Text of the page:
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Continuous Improvement

Strategic context for our work

ICANN's strategic objective (Mobile Accessible [PDF, 408 KB]) of advancing organizational, technological and operational excellence means that we need to improve the skillsets, processes, and technologies through which we operate to deliver services to the ICANN Community and the public. We seek to develop a greater ability to meet the speed and scale of innovation happening around us and deliver with excellence in everything we do.

Overall approach

The operating plans we develop and execute have key elements focused on evaluating what we achieve against what we planned. We identify both the strengths and areas for improvement in our execution. We use the EFQM Excellence Model to provide an overall framework for our continuous improvements efforts. EFQM is recognized globally as the guardian of a premier excellence model and award process.

The EFQM Excellence Model provides mechanisms for the holistic assessment of an organization. These assessments help us improve the way we work, so that we can deliver better results. ICANN also uses other mechanisms to make sure it continuously improves in specific areas. Examples include the frameworks used for reviewing ICANN's execution of the IANA functions, the framework for other IT systems, and the audit used for financial management.

Setting targets and measuring performance

Continuous improvement relies on continuous assessment and effective assessment relies on timely, reliable and accurate results that are appropriately scoped and segmented. Through our Five-Year Operating Plan [PDF, 480 KB] and annual Operating Plans and Budgets we set out the performance targets we try to reach. We measure our actual performance indicators and report on them through our public Dashboard.

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Domain Name System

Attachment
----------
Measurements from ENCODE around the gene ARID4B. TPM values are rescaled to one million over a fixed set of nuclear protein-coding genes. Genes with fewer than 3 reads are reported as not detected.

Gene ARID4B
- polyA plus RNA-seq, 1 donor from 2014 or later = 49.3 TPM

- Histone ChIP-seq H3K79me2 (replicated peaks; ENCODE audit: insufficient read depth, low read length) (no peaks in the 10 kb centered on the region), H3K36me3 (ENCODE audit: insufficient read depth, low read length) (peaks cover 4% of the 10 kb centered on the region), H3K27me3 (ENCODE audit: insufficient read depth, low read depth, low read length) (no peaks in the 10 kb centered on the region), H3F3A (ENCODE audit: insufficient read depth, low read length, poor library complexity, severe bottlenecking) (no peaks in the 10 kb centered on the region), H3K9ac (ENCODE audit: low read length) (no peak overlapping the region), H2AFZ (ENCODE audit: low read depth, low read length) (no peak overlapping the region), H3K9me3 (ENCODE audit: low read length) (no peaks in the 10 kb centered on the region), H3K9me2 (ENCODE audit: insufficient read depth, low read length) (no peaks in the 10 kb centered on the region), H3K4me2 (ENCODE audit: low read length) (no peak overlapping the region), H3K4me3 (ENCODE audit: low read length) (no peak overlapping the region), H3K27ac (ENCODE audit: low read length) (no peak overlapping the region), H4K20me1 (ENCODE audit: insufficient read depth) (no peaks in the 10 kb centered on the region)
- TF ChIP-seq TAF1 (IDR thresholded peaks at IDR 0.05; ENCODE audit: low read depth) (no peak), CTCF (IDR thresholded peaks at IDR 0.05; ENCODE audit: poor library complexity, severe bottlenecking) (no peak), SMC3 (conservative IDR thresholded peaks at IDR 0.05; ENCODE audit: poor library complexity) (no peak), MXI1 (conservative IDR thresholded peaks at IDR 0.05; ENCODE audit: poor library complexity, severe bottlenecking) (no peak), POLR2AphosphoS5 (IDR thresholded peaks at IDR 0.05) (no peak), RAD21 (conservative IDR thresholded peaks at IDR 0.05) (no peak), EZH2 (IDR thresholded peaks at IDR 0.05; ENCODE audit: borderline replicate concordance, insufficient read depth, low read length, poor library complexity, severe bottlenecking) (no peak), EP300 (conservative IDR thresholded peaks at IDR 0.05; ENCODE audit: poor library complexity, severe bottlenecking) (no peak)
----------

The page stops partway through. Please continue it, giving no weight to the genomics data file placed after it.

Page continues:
Internationalized Domain Name ,IDN,"IDNs are domain names that include characters used in the local representation of languages that are not written with the twenty-six letters of the basic Latin alphabet ""a-z"". An IDN can contain Latin letters with diacritical marks, as required by many European languages, or may consist of characters from non-Latin scripts such as Arabic or Chinese. Many languages also use other types of digits than the European ""0-9"". The basic Latin alphabet together with the European-Arabic digits are, for the purpose of domain names, termed ""ASCII characters"" (ASCII = American Standard Code for Information Interchange). These are also included in the broader range of ""Unicode characters"" that provides the basis for IDNs. The ""hostname rule"" requires that all domain names of the type under consideration here are stored in the DNS using only the ASCII characters listed above, with the one further addition of the hyphen ""-"". The Unicode form of an IDN therefore requires special encoding before it is entered into the DNS. The following terminology is used when distinguishing between these forms: A domain name consists of a series of ""labels"" (separated by ""dots""). The ASCII form of an IDN label is termed an ""A-label"". All operations defined in the DNS protocol use A-labels exclusively. The Unicode form, which a user expects to be displayed, is termed a ""U-label"". The difference may be illustrated with the Hindi word for ""test"" — परीका — appearing here as a U-label would (in the Devanagari script). A special form of ""ASCII compatible encoding"" (abbreviated ACE) is applied to this to produce the corresponding A-label: xn--11b5bs1di. A domain name that only includes ASCII letters, digits, and hyphens is termed an ""LDH label"". Although the definitions of A-labels and LDH-labels overlap, a name consisting exclusively of LDH labels, such as"""" is not an IDN."